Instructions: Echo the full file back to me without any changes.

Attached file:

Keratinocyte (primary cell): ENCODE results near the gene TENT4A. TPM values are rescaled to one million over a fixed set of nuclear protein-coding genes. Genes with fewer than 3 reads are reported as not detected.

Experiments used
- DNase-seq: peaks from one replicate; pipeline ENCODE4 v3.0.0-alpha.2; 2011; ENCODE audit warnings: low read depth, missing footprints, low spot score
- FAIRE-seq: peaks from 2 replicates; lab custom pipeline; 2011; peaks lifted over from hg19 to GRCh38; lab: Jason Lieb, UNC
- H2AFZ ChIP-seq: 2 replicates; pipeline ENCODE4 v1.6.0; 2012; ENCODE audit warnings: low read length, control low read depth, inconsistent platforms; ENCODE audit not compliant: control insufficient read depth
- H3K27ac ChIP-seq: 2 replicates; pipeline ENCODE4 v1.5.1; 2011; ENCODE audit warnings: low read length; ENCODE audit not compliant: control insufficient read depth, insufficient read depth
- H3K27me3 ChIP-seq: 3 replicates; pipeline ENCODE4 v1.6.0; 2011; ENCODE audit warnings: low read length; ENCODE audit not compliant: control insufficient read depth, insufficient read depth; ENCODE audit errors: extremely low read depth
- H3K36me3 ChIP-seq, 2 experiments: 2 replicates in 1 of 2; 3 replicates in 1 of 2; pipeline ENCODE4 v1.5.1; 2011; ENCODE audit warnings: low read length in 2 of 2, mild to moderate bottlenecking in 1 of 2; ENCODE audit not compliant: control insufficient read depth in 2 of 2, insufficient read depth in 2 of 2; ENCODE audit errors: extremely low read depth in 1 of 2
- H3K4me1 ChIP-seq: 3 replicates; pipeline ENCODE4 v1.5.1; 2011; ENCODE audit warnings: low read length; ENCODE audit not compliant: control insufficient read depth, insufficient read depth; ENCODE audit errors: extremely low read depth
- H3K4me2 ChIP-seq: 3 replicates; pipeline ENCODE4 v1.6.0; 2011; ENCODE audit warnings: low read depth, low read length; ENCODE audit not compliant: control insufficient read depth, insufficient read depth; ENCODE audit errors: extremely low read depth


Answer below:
Keratinocyte (primary cell): ENCODE results near the gene TENT4A. TPM values are rescaled to one million over a fixed set of nuclear protein-coding genes. Genes with fewer than 3 reads are reported as not detected.

Experiments used
- DNase-seq: peaks from one replicate; pipeline ENCODE4 v3.0.0-alpha.2; 2011; ENCODE audit warnings: low read depth, missing footprints, low spot score
- FAIRE-seq: peaks from 2 replicates; lab custom pipeline; 2011; peaks lifted over from hg19 to GRCh38; lab: Jason Lieb, UNC
- H2AFZ ChIP-seq: 2 replicates; pipeline ENCODE4 v1.6.0; 2012; ENCODE audit warnings: low read length, control low read depth, inconsistent platforms; ENCODE audit not compliant: control insufficient read depth
- H3K27ac ChIP-seq: 2 replicates; pipeline ENCODE4 v1.5.1; 2011; ENCODE audit warnings: low read length; ENCODE audit not compliant: control insufficient read depth, insufficient read depth
- H3K27me3 ChIP-seq: 3 replicates; pipeline ENCODE4 v1.6.0; 2011; ENCODE audit warnings: low read length; ENCODE audit not compliant: control insufficient read depth, insufficient read depth; ENCODE audit errors: extremely low read depth
- H3K36me3 ChIP-seq, 2 experiments: 2 replicates in 1 of 2; 3 replicates in 1 of 2; pipeline ENCODE4 v1.5.1; 2011; ENCODE audit warnings: low read length in 2 of 2, mild to moderate bottlenecking in 1 of 2; ENCODE audit not compliant: control insufficient read depth in 2 of 2, insufficient read depth in 2 of 2; ENCODE audit errors: extremely low read depth in 1 of 2
- H3K4me1 ChIP-seq: 3 replicates; pipeline ENCODE4 v1.5.1; 2011; ENCODE audit warnings: low read length; ENCODE audit not compliant: control insufficient read depth, insufficient read depth; ENCODE audit errors: extremely low read depth
- H3K4me2 ChIP-seq: 3 replicates; pipeline ENCODE4 v1.6.0; 2011; ENCODE audit warnings: low read depth, low read length; ENCODE audit not compliant: control insufficient read depth, insufficient read depth; ENCODE audit errors: extremely low read depth